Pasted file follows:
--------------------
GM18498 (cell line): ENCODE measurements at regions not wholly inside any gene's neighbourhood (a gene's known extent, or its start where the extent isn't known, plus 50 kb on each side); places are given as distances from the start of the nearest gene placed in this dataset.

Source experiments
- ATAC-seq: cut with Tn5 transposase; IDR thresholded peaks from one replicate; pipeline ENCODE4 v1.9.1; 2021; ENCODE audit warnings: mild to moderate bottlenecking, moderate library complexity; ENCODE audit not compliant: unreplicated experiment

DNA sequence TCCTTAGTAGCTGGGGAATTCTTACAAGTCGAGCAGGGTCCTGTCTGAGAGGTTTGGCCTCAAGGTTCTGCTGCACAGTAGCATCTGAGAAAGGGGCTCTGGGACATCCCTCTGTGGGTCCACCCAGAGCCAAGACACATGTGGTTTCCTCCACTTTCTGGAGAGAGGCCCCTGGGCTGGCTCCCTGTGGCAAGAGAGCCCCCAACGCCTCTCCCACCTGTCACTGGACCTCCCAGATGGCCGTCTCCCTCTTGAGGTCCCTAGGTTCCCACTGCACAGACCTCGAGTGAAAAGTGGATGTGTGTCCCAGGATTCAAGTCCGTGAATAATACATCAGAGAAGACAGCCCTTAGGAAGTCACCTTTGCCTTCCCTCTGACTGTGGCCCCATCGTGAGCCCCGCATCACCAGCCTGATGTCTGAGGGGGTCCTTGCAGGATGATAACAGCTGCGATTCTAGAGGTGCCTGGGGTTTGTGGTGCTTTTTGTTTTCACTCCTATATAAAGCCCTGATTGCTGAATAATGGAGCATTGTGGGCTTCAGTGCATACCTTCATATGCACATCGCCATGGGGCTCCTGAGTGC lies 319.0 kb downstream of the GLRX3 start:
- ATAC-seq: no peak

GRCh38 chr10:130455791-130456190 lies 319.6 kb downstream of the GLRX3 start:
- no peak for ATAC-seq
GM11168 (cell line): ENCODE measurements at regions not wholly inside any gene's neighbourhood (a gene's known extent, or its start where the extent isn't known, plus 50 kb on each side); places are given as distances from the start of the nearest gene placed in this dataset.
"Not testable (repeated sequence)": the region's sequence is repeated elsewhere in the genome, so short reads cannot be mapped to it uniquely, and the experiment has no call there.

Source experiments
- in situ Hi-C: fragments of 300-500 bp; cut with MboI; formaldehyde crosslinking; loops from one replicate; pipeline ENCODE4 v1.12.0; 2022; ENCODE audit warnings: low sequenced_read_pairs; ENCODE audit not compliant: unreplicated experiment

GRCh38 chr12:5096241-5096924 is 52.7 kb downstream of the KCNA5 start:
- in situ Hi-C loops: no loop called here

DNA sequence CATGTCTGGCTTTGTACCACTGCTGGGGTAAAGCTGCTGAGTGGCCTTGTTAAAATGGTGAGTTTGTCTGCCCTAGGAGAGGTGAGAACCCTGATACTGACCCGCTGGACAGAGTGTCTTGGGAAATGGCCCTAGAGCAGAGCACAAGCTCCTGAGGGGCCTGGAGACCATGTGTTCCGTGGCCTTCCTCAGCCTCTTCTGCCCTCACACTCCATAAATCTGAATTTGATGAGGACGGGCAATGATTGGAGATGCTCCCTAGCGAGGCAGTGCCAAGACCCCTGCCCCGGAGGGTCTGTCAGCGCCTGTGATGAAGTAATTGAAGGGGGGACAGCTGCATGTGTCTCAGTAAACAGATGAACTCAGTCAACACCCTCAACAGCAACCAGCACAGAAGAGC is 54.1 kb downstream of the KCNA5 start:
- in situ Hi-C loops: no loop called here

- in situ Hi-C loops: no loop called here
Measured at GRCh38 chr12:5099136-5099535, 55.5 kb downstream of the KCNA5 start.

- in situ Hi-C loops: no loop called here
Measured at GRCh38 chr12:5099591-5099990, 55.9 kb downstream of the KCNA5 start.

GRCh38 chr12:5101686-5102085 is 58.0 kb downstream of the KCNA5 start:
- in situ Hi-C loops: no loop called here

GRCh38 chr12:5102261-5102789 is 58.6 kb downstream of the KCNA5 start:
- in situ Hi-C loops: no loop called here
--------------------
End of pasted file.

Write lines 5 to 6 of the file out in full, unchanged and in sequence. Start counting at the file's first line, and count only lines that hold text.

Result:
- ATAC-seq: no peak

GRCh38 chr10:130455791-130456190 lies 319.6 kb downstream of the GLRX3 start: